1. Fantastic Four: No change there. I cribbed a whole story arc and a couple of shorter outlines (including the most recent one) directly from FF stories, and it'll always be my first love where super-heroes are concerned. I was tempted to put this one in a larger font size or something, just to be sure I'm being clear.
  2. Uncanny X-Men: As before, mostly the period from the death of Phoenix to the resolution of the Brood storyline. The overlapping plots and character arcs bouncing around in this period feel a lot like our game to me. Also, it had space adventures and time travel and Doctor Doom and Magneto and even an issue where they went to Hell.
  3. Archer: The conflicting characters thing from before still applies. Another Archer-like element was the way the game veers from standard super-hero fare to hilarious weirdness and back without warning.
  4. Excalibur: This one is new to the list. Take a group of characters who all kinda got shuffled out of other titles, cram them into a quirky transdimensional lighthouse, and go nuts. The tone feels right. They bicker all the time, but still mostly like each other. The run I'm thinking of doesn't go much beyond #50. I lost interest when Alan Davis left... again.
  5. Spider-Man and His Amazing Friends: Anybody remember this show? It was corny and weird at times, but mostly it was just unabashedly comic-booky. This is another newcomer to the list, although it might have made the other one if I'd thought of it in time.
A bunch of stuff dropped off the list just because I felt like the influence didn't materialize. I suppose it still might. I used Baron Karza and Dire Wraiths and Deathwing in the campaign, but it still never felt like a Micronauts or Rom story to me. And, I dunno, they've just never seemed to be desperate enough for it to be Farscape, despite the other stuff I said about it still being true.  

Maybe in another three years it'll all be Vertigo titles and gory anime flicks.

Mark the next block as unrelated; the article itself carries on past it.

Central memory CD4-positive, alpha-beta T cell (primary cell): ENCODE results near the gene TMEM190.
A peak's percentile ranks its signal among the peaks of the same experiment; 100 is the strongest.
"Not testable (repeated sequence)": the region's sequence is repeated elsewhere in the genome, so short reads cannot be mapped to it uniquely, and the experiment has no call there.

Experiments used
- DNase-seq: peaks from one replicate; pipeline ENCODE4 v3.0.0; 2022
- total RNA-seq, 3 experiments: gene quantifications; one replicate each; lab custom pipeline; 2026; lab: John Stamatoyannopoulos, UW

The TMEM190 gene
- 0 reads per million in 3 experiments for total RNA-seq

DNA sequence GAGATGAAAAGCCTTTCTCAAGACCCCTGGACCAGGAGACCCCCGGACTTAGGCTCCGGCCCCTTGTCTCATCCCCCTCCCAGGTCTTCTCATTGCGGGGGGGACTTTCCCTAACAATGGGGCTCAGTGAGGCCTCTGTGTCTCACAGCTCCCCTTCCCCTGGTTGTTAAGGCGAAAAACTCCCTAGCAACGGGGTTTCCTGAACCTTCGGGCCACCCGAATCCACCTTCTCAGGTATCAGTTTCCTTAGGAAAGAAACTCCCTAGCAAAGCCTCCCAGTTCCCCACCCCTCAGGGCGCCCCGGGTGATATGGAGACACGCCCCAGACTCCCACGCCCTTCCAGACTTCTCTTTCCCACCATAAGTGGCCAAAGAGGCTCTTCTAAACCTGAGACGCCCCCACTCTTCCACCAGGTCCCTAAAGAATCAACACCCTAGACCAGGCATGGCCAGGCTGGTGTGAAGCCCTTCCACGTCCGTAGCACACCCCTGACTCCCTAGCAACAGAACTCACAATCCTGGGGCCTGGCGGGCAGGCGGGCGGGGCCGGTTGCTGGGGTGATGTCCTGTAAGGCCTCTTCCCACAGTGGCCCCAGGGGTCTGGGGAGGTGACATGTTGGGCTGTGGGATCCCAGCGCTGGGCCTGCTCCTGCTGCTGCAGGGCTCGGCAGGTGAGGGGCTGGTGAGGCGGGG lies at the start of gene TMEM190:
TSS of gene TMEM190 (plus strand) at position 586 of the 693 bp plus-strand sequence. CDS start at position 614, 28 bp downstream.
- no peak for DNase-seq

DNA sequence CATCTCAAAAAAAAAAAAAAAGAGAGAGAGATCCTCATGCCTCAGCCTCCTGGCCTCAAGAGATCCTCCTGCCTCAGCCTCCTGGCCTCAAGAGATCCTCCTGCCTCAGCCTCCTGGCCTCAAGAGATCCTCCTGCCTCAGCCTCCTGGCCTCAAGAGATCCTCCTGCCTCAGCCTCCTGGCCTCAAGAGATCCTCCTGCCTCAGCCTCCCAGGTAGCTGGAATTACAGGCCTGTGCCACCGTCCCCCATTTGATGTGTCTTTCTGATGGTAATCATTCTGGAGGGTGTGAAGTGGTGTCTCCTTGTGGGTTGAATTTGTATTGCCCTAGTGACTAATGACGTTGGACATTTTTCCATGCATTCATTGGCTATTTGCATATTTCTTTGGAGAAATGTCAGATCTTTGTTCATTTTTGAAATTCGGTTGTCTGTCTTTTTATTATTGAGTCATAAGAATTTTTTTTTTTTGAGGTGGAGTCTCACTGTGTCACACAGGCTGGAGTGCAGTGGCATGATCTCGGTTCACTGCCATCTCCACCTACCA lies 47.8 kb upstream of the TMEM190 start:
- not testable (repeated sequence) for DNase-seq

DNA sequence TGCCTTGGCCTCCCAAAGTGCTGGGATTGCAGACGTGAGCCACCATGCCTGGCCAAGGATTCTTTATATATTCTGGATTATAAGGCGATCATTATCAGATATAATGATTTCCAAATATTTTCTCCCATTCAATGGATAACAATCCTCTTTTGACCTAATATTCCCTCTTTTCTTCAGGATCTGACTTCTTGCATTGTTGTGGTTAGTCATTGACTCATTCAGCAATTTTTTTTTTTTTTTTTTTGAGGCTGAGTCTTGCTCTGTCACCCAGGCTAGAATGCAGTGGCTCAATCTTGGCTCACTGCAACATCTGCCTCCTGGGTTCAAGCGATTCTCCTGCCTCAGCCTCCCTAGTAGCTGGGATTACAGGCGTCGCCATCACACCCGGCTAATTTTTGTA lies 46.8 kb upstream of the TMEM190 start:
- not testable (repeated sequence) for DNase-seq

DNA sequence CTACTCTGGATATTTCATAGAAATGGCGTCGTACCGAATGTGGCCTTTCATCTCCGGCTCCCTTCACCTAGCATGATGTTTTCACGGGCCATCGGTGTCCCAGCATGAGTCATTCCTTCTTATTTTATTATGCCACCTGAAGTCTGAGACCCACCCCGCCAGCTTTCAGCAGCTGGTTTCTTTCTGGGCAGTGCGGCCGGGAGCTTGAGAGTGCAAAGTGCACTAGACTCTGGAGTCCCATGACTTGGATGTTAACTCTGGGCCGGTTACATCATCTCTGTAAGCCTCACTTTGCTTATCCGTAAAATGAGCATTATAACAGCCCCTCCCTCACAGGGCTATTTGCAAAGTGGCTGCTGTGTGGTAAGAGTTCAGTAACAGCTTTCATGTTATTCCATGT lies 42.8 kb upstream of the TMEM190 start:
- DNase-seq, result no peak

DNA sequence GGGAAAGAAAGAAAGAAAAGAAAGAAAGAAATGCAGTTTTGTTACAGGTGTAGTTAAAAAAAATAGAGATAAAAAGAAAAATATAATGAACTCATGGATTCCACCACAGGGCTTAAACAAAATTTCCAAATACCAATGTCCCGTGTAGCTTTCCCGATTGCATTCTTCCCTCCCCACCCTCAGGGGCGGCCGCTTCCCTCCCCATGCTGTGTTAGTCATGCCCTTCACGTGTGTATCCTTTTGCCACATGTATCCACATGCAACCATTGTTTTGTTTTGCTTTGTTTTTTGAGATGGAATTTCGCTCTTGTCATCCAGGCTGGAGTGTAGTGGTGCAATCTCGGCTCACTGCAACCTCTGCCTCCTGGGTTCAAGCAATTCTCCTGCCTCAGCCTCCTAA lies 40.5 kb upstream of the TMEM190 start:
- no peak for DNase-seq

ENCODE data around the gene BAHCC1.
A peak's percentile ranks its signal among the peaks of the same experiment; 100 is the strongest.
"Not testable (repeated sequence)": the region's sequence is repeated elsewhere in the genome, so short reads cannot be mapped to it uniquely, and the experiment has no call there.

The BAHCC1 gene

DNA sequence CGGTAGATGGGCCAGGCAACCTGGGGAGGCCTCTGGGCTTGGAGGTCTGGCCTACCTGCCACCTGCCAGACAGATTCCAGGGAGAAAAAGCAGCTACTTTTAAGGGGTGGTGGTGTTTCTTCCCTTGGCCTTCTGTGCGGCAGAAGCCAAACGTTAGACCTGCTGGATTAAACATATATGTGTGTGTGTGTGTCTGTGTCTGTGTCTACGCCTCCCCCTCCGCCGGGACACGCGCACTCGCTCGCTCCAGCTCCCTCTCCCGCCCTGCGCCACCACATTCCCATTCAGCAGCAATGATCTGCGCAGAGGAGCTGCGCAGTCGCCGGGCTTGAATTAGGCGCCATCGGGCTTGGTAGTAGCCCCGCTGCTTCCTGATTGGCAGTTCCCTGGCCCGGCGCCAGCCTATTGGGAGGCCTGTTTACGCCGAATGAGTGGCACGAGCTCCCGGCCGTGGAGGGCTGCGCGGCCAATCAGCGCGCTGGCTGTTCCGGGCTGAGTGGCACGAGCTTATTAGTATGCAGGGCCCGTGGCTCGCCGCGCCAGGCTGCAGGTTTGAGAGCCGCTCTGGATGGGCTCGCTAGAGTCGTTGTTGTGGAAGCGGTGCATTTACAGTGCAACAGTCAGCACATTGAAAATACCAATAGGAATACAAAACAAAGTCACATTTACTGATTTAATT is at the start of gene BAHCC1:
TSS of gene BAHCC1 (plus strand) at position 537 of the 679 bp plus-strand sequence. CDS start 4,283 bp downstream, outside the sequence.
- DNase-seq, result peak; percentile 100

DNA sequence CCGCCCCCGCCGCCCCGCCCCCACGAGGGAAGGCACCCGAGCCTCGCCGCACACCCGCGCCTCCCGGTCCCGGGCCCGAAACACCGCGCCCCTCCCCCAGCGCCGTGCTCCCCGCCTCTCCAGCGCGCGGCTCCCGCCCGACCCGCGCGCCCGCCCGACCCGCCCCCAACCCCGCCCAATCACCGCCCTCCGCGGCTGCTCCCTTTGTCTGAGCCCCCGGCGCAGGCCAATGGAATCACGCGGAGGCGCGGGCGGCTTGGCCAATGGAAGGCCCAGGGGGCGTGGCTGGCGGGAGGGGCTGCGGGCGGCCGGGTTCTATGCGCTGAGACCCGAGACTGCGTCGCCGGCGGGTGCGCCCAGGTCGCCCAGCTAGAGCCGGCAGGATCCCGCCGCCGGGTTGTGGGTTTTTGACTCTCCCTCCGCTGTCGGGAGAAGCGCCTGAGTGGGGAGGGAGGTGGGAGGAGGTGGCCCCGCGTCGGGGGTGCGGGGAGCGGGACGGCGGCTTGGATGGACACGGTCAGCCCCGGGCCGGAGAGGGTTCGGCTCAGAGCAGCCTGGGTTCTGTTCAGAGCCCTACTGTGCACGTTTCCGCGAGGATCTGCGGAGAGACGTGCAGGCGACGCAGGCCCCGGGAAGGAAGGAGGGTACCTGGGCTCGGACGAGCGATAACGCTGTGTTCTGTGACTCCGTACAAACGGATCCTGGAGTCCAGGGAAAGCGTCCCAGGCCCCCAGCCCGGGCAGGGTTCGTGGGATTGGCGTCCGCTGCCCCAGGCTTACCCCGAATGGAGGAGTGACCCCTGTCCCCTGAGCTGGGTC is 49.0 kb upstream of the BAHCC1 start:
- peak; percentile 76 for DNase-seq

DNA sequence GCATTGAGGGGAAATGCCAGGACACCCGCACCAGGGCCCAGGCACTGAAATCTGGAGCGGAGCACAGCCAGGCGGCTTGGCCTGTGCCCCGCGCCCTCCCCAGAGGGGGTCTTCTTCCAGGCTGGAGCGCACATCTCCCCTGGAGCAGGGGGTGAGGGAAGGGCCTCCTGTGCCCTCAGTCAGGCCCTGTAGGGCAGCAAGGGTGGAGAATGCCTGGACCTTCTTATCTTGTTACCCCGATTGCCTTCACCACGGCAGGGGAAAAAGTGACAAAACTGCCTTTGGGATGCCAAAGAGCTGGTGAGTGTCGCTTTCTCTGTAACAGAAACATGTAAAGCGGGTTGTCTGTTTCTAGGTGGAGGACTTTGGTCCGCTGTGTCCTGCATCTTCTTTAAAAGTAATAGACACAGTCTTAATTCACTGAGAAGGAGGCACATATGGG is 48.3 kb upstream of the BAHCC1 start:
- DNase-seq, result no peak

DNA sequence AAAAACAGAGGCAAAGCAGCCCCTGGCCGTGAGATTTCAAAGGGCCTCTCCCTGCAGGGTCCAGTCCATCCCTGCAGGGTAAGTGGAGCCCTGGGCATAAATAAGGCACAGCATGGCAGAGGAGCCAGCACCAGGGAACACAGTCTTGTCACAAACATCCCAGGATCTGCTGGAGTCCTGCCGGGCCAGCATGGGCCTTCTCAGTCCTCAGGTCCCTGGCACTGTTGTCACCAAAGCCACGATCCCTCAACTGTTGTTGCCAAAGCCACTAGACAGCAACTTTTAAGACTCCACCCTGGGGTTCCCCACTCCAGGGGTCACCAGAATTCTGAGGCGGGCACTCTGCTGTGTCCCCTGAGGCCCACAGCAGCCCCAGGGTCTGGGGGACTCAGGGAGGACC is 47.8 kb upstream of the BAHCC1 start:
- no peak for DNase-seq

Tuesday, June 06, 2017

Scrap On!

The writing is going well. I've got the heroes crammed into an underground labyrinth loosely based on a real cave, and further developments are revealing more about why Ezren acts the way he does and what he's up to.

The reason I'm posting this, though, is that, after a long hiatus, there's another Scrap Pile event in my schedule. It's likely to be followed by yet another hiatus, so I want to make it special. Luckily, I was already planning to present this as Giant Size Scrap Pile #3 because it would have been a sort of "welcome back" kinda thing. I've already written down a lot of what I wanted to do, so the adventure just has a few kinks to work out and a few more details to write down.

Looks like I'll also be running a game of Timewatch at some point.

Also, the Greyhawk campaign is still going strong. We're playing that next week, too.

Wednesday, April 19, 2017

Greyhawk Again

Couple more Greyhawk sessions:

Secret Rooms

Undaunted by scary voices, they soon found a hidden trapdoor with a stairway under it. They found a barracks room with a big dining table and a pirate-looking dude whittling. Creeping up on the dude, they took him captive. They asked about Ferok and the dude said he was Dobbins, Ferok's butler. He said they preferred to keep "troublemakers" away, which was why they didn't do much to maintain the place. Looking around, they found a dead knight of Keoland covered with mold, and Sakura was attacked by giant centipedes in the kitchen upstairs (different stairway).